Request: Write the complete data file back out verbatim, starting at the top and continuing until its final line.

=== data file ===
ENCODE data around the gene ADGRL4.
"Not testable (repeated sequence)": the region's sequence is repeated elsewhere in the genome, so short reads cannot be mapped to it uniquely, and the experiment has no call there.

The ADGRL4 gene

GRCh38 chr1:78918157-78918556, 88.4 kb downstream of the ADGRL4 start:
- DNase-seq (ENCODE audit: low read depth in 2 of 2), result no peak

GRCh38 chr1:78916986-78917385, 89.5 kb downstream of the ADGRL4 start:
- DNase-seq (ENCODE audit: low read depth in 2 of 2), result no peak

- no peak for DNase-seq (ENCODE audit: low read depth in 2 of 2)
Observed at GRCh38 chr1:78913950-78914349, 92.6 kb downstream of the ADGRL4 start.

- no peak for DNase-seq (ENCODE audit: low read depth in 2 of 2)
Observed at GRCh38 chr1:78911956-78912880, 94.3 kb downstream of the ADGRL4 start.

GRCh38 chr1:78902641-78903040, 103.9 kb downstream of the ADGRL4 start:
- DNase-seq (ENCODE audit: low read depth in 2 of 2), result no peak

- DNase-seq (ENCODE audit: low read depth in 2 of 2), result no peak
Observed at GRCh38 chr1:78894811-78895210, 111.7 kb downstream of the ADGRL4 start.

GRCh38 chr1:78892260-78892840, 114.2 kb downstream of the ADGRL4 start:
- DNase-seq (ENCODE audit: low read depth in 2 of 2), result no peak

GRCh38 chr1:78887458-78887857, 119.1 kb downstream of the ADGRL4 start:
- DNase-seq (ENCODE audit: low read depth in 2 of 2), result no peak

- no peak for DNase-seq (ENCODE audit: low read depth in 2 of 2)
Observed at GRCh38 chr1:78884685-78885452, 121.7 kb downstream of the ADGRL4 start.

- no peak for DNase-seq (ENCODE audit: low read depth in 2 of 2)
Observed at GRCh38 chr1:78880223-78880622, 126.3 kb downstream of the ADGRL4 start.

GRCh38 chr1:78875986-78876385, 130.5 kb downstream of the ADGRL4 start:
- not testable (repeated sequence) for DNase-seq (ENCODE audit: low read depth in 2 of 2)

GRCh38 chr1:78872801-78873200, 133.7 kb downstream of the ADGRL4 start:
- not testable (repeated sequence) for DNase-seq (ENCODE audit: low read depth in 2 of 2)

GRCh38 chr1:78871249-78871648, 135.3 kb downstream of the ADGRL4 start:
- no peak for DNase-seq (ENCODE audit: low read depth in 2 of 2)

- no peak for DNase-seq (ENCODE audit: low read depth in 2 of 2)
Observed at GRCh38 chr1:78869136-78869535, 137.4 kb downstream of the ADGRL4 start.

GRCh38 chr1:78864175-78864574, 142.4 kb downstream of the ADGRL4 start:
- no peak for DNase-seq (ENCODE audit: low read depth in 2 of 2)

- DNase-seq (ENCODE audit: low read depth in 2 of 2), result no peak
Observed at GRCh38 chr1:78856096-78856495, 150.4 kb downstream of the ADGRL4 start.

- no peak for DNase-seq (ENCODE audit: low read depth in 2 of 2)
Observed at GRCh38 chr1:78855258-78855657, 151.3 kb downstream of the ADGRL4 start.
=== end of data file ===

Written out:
ENCODE data around the gene ADGRL4.
"Not testable (repeated sequence)": the region's sequence is repeated elsewhere in the genome, so short reads cannot be mapped to it uniquely, and the experiment has no call there.

The ADGRL4 gene

GRCh38 chr1:78918157-78918556, 88.4 kb downstream of the ADGRL4 start:
- DNase-seq (ENCODE audit: low read depth in 2 of 2), result no peak

GRCh38 chr1:78916986-78917385, 89.5 kb downstream of the ADGRL4 start:
- DNase-seq (ENCODE audit: low read depth in 2 of 2), result no peak

- no peak for DNase-seq (ENCODE audit: low read depth in 2 of 2)
Observed at GRCh38 chr1:78913950-78914349, 92.6 kb downstream of the ADGRL4 start.

- no peak for DNase-seq (ENCODE audit: low read depth in 2 of 2)
Observed at GRCh38 chr1:78911956-78912880, 94.3 kb downstream of the ADGRL4 start.

GRCh38 chr1:78902641-78903040, 103.9 kb downstream of the ADGRL4 start:
- DNase-seq (ENCODE audit: low read depth in 2 of 2), result no peak

- DNase-seq (ENCODE audit: low read depth in 2 of 2), result no peak
Observed at GRCh38 chr1:78894811-78895210, 111.7 kb downstream of the ADGRL4 start.

GRCh38 chr1:78892260-78892840, 114.2 kb downstream of the ADGRL4 start:
- DNase-seq (ENCODE audit: low read depth in 2 of 2), result no peak

GRCh38 chr1:78887458-78887857, 119.1 kb downstream of the ADGRL4 start:
- DNase-seq (ENCODE audit: low read depth in 2 of 2), result no peak

- no peak for DNase-seq (ENCODE audit: low read depth in 2 of 2)
Observed at GRCh38 chr1:78884685-78885452, 121.7 kb downstream of the ADGRL4 start.

- no peak for DNase-seq (ENCODE audit: low read depth in 2 of 2)
Observed at GRCh38 chr1:78880223-78880622, 126.3 kb downstream of the ADGRL4 start.

GRCh38 chr1:78875986-78876385, 130.5 kb downstream of the ADGRL4 start:
- not testable (repeated sequence) for DNase-seq (ENCODE audit: low read depth in 2 of 2)

GRCh38 chr1:78872801-78873200, 133.7 kb downstream of the ADGRL4 start:
- not testable (repeated sequence) for DNase-seq (ENCODE audit: low read depth in 2 of 2)

GRCh38 chr1:78871249-78871648, 135.3 kb downstream of the ADGRL4 start:
- no peak for DNase-seq (ENCODE audit: low read depth in 2 of 2)

- no peak for DNase-seq (ENCODE audit: low read depth in 2 of 2)
Observed at GRCh38 chr1:78869136-78869535, 137.4 kb downstream of the ADGRL4 start.

GRCh38 chr1:78864175-78864574, 142.4 kb downstream of the ADGRL4 start:
- no peak for DNase-seq (ENCODE audit: low read depth in 2 of 2)

- DNase-seq (ENCODE audit: low read depth in 2 of 2), result no peak
Observed at GRCh38 chr1:78856096-78856495, 150.4 kb downstream of the ADGRL4 start.

- no peak for DNase-seq (ENCODE audit: low read depth in 2 of 2)
Observed at GRCh38 chr1:78855258-78855657, 151.3 kb downstream of the ADGRL4 start.